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Getting Down and Dirty With Outdoor Learning

By Emily Grafton

Getting down and dirtyImagine growing up without watching polliwogs scramble in a stream, planting a garden, or listening carefully for song sparrows. One West Virginia Division of Natural Resources program actively encourages schools to provide those types of environmental opportunities, resulting in the establishment of 86 Outdoor Wildlife Learning Sites (OWLS) throughout the state.

In 1994, the West Virginia Nongame Wildlife and Natural Heritage Program launched the OWLS grant program to help schools develop outdoor environmental learning laboratories.   Its mission is to instill an environmental ethic and increase students' ecological literacy through exposure to native wildlife and plant communities.  

Students and their teachers can design and establish a wide range of wildlife habitat features, depending on the size of the school property and/or available space adjoining the school grounds. Many schools also recruit the expertise of community volunteers such as garden club members, master gardeners and landscapers to help see their project through.

The primary wildlife habitat components that must be present in an outdoor environmental learning site include food, water, shelter and space.   The specific project design and plant species integrated on the site depend on the type of wildlife the school community wishes to attract and existing environmental limitations.  

The importance of having this program available to schools and their students is multi-faceted. The lifestyles adopted by our culture keep us isolated from the natural ecosystems underpinning the life-support systems sustaining the existence of all living things--including us.   Today, much of our time is spent in cars traveling paved highways between malls, office buildings, insulated and air-conditioned homes, and sprawling school buildings.

In our haste to build highways and structures, we have removed the native vegetation from our cityscapes and suburbs and replaced it with turf-grass and a few exotic species of trees.   Most children have few opportunities to watch spiders spinning webs, butterflies, birds, and frogs.   And, most children have no idea where the source of their drinking water is located, or how water cycles through ecosystems.  

As students and teachers design, establish and use their outdoor wildlife-learning site, they embark on the real-life discoveries of the native plant and animal communities that once existed where their school and homes are located.   They can explore and appreciate the roles of the myriad forms of life found in a given wildlife habitat from bacteria to birds.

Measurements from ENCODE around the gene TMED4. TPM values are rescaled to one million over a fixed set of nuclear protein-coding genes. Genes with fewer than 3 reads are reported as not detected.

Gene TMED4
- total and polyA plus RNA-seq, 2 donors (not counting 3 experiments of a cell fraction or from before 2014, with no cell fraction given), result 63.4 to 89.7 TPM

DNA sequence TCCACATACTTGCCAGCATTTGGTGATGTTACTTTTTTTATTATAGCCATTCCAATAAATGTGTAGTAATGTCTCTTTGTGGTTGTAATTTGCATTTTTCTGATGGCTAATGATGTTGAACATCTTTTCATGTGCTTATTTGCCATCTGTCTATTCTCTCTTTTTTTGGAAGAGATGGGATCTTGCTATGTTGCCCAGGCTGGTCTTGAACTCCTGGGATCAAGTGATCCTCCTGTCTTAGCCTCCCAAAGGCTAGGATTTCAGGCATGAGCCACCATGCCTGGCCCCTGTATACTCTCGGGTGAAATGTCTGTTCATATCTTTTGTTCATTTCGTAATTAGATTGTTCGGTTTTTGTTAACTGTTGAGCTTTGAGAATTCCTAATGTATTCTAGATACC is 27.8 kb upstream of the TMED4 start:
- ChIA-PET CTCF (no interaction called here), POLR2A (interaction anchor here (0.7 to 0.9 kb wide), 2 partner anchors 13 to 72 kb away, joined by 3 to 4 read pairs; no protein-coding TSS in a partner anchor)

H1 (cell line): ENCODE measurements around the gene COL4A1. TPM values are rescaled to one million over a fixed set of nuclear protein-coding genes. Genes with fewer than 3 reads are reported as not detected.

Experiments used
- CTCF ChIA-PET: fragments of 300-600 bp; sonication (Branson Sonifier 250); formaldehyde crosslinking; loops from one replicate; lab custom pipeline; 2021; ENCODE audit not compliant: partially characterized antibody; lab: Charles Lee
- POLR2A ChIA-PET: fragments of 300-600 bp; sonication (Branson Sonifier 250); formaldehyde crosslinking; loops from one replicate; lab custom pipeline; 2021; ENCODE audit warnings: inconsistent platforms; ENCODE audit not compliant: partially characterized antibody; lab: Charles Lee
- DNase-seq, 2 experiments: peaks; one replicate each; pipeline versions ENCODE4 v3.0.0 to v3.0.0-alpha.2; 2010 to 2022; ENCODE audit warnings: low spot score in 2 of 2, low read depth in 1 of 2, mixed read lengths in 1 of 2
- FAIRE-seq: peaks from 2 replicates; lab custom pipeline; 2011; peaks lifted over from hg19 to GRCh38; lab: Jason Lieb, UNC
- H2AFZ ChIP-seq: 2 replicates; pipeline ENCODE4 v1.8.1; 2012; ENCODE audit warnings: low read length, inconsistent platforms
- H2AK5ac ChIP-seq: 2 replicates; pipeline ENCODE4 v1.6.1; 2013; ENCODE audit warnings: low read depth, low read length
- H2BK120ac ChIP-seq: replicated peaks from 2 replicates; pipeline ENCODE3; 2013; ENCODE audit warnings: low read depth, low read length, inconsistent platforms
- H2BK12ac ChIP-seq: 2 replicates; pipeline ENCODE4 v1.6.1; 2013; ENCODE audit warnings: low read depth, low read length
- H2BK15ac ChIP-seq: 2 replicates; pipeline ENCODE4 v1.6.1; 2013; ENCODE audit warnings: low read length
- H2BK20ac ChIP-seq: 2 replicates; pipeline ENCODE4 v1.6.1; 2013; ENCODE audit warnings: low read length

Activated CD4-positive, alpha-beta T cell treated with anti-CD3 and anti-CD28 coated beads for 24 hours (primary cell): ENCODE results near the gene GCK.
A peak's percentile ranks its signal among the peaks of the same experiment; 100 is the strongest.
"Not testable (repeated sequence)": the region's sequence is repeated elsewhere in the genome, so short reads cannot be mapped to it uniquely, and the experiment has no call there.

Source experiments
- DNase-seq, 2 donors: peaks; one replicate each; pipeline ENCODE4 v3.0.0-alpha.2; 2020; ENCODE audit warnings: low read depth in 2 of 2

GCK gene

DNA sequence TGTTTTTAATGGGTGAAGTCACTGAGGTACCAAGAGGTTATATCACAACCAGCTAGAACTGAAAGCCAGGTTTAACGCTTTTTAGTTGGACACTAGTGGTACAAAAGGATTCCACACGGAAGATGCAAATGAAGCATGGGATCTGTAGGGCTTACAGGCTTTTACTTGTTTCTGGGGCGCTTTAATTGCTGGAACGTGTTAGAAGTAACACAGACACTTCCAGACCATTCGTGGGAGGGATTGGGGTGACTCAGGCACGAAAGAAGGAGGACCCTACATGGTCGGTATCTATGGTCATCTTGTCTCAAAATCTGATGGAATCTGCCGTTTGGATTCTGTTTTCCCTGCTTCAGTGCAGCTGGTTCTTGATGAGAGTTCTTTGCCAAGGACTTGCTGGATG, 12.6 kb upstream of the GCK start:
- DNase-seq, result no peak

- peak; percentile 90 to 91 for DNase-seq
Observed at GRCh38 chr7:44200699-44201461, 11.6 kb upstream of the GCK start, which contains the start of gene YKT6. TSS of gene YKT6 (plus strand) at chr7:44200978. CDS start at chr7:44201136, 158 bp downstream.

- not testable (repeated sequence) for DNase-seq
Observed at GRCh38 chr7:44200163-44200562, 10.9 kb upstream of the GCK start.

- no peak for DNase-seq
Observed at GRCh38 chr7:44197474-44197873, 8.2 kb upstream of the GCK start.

Outdoor Wildlife Learning Sites provide opportunities for students to learn how to be good stewards of the land. Other positive aspects include:

•      A diverse site that can support many goals of the schools curriculum

•     Hands-on, reality-based learning

•     Increased stimulation of curiosity and creativity

•    Expanded teaching strategies for teachers in each subject area and grade level

•    Accessibility to nature

•    A positive example for the community

Before a school community can achieve those goals, they must first plan carefully.   Once students have researched the natural history of their area, they should inventory the school site.   They need to find out what plants and animals currently exist, and measure the quality of the soils, water and other environmental components.   With this information they can determine what kinds of projects are achievable, and what resources and resource people will be needed.   And of course, they will want to apply for an OWLS grant.

The grants provide up to $2,000 for any qualified West Virginia school wanting to create or enhance native plant communities and wildlife habitat components on their school grounds.

Since the program's inception, the West Virginia DNR has funded sites in 36 counties of the state.   The projects are as diverse as the terrain and communities existing within West Virginia.  

Here are some examples:

Project Title: ALTIZER GARDENS

Site Location: Altizer Elementary School

Site Type: Urban

Project Goal: Hummingbird and butterfly gardens

Altizer Elementary is located in an urban neighborhood in Huntington.   The only areas available for creating wildlife habitat were two grassy areas hemmed in by Getting down and dirtybuildings and concrete.   Debbie Gray, project coordinator, and her students worked hard to convert the monoculture of turf-grass into two beautiful gardens.   “Without the funds from the OWLS Grant Program,” says Gray, “we could never have provided this opportunity for the students.   And, we could never have accomplished the job without the community volunteers.”